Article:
Report: Japanese Paper Companies Still Lying About Tasmanian Old Growth Forests
Eight-five percent of Tasmania's logged old-growth forests end up exported, mainly to Japan (Photo courtesy of Island Lescure)
When it comes to the bottom line, can we always trust companies that say they are doing good for the planet? In a world with plenty of less-than-responsible companies, it can be hard to swallow. But when it was revealed last year that Japanese paper companies Nippon and Oji had misled customers for years about the recycled content of their paper products - and were actually purchasing woodchips sourced from old-growth forests in Tasmania - it was expected that the companies would do something about it.
Committees were set up, investigations initiated and head honchos honourably resigned. But despite the fallout, a recent report by two Australian conservation groups presents "irrefutable evidence" that the companies are still the yearly recipients of at least 268,000 green tons of woodchipped Tasmanian old-growth forests - despite their claims to the contrary.Sobering highlights from 'Oldgrowth for Export' report by groups The Wilderness Society and Still Wild, Still Threatened include:
- Approximately 78% of the original extent of tall-eucalypt forests have already been cleared or are available for logging
- 61 000 hectares of tall-eucalypt RFA old growth are currently unprotected from logging
- The dominant product from logging of Tasmania's public native forests is pulpwood (86%), with less than 5% becoming solid wood products
- The vast majority of pulpwood from Tasmanian native forests — and an even higher proportion of pulpwood sourced from publicly-owned RFA old growth forests — are exported by Gunns Ltd as woodchips
- A significant proportion (at the absolute lowest, 20%) of woodchips from mature and old growth forests are exported to Japan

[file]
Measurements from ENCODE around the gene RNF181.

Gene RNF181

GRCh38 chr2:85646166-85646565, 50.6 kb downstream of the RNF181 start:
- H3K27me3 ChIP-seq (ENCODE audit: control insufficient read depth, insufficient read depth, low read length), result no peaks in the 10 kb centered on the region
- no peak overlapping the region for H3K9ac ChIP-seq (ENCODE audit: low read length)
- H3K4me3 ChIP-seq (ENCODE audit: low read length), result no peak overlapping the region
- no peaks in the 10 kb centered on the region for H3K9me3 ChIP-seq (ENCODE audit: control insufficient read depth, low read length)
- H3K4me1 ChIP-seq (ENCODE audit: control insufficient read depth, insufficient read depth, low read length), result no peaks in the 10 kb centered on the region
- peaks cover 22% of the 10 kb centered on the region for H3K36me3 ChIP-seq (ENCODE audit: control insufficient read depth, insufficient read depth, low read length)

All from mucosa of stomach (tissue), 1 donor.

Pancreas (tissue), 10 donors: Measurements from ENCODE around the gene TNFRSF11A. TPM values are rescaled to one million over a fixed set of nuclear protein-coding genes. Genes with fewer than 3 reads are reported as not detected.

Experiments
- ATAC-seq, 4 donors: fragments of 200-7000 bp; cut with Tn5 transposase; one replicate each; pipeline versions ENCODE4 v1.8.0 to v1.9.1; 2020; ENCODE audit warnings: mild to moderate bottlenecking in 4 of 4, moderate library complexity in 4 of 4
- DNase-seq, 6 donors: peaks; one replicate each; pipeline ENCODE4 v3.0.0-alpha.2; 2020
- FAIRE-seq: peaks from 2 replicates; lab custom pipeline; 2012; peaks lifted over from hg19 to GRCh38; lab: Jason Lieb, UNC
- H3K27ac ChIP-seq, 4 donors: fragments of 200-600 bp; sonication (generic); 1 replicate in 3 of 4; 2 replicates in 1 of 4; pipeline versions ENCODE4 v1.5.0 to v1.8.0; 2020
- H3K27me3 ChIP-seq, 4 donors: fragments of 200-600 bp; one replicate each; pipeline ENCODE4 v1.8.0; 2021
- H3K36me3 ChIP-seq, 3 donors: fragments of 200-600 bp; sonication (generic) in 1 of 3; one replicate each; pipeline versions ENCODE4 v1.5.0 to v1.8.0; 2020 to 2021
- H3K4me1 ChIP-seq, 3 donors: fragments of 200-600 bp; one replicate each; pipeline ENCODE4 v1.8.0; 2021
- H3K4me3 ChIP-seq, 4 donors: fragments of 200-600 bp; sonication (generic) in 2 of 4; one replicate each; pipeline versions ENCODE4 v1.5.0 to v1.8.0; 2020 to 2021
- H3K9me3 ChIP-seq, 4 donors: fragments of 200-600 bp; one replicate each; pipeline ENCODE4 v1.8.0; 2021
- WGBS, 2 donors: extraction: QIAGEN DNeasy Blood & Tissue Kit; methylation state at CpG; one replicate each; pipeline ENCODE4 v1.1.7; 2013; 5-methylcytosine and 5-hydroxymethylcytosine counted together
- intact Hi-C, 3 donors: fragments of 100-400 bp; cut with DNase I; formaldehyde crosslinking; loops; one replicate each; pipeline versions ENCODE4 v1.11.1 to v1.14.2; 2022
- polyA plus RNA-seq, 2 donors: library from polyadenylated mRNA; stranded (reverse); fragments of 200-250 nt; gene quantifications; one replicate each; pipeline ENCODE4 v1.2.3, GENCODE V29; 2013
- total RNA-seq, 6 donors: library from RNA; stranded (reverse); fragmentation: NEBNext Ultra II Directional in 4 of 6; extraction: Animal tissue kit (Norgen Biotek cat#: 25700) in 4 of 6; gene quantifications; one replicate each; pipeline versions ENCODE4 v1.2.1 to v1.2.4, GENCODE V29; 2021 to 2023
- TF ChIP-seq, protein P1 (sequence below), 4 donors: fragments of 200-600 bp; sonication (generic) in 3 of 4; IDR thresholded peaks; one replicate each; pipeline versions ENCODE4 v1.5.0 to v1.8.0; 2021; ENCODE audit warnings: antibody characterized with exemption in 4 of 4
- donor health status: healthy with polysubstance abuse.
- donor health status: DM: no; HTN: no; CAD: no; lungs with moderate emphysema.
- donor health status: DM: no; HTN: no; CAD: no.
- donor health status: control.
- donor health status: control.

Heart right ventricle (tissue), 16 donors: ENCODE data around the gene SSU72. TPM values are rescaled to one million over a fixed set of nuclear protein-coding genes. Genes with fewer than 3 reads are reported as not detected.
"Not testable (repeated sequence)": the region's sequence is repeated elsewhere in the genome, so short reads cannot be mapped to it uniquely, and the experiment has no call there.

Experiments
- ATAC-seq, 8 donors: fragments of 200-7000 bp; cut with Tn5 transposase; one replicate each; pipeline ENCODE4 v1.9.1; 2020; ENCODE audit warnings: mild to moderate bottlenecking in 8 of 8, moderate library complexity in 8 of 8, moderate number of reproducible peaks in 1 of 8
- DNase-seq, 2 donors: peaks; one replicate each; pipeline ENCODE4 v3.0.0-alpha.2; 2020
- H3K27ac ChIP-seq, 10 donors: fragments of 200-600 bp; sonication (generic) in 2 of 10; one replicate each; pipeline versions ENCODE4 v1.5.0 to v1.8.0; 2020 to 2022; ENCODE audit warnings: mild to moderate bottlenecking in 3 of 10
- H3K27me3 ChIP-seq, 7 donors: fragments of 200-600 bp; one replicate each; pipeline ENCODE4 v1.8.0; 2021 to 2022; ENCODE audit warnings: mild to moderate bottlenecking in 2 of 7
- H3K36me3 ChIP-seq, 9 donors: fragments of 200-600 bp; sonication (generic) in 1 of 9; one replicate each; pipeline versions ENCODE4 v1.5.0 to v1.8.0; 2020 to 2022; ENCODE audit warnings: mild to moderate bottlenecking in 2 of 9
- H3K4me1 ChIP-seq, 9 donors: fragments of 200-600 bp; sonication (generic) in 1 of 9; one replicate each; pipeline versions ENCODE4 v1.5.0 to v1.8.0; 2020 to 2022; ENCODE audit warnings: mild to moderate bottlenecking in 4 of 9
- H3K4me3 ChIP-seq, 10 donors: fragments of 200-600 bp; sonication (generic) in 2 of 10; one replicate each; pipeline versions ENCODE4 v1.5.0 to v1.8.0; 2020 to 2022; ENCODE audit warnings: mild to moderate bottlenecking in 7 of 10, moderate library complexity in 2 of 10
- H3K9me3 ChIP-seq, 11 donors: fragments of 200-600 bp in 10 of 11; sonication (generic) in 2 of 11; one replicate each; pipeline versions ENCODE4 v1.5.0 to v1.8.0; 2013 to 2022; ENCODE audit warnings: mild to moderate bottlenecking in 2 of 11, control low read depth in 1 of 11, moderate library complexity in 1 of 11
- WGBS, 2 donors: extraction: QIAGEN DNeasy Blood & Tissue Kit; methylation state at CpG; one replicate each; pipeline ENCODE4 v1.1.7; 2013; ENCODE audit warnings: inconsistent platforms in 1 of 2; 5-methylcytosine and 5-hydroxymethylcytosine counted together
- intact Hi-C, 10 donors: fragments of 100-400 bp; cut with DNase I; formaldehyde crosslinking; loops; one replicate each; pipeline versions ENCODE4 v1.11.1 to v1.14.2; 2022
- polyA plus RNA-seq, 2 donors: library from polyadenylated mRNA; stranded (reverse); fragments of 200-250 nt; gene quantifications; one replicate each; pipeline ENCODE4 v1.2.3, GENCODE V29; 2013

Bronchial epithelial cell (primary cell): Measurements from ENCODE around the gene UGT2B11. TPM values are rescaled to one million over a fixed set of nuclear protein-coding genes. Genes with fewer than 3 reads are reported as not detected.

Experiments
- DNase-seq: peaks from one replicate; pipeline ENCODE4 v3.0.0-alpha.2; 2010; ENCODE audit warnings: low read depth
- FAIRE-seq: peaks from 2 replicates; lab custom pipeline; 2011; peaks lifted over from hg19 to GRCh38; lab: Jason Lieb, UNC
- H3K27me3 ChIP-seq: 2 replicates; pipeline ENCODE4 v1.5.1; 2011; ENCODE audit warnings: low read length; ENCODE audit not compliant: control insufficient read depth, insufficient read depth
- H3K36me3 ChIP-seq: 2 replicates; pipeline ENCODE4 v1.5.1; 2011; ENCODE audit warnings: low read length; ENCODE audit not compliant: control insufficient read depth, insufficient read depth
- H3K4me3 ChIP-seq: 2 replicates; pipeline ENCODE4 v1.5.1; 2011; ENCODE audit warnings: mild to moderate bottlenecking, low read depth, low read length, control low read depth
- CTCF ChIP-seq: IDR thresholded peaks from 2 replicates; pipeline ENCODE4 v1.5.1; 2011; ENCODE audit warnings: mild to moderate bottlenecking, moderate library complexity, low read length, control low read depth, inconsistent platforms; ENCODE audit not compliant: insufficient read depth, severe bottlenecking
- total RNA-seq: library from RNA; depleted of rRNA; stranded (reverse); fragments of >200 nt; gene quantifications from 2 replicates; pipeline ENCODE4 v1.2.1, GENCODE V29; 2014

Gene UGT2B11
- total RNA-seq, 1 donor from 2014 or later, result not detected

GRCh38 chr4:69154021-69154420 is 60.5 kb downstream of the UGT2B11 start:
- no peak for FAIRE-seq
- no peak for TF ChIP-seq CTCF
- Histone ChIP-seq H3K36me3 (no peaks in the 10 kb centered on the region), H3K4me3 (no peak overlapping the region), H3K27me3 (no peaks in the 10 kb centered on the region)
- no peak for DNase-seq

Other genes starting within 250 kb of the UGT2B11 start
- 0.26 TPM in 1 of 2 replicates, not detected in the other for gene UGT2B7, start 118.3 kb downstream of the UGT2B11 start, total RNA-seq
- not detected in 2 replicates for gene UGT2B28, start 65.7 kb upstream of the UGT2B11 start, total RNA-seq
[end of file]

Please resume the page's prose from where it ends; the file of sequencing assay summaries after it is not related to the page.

Misrepresentation for cheap
The findings implicate not only the major Tasmanian logging company Gunns Ltd., but also point to the involvement of companies such as Nippon and Oji (among others) in the destruction of the one of the last unique habitats of the world.
Over 85 percent of these felled trees end up as woodchips for export, mainly to Japan, at the price of a measly AUS$10 per ton.
"Whilst the Japanese paper companies were misleading people about using recycled paper in their products they were actually buying large amounts of old growth woodchips from Tasmania," explains Paul Oosting, pulp mill campaign manager for The Wilderness Society (Tasmania).
"We know that environmentally-conscious consumers in Japan will not want to source paper products that are made from the destruction of irreplaceable forests in Tasmania," states Oosting.
"We hope that this exposure and a backlash from Japanese consumers will help convince Nippon and Oji to cease buying woodchips from old growth and high-conservation-value forests in Tasmania and take a more environmentally responsible path into the future."
The power of consumer activism
Though this would have seemed like wishful thinking some years ago, we now know that consumer education & action can make a huge difference in pushing for greater corporate responsibility. With exposure, compounded with scandal and a international call for accountability, companies like Gunns, Nippon and Oji will have no choice but to sit up and take notice.
The Wilderness Society (PDF report) via Mongobay
More on Japanese Paper Companies & Tasmania
Campaigns Are Helping To Save Tasmania's Forests
Protest Structures to Save Styx Forest by Andrew Maynard
Mitsubishi Stops Using Wood From Old-Growth Forests
Can Conspicuous Consumption Be Good for the Planet?
Daniel Akst on Conspicuous Green Consumption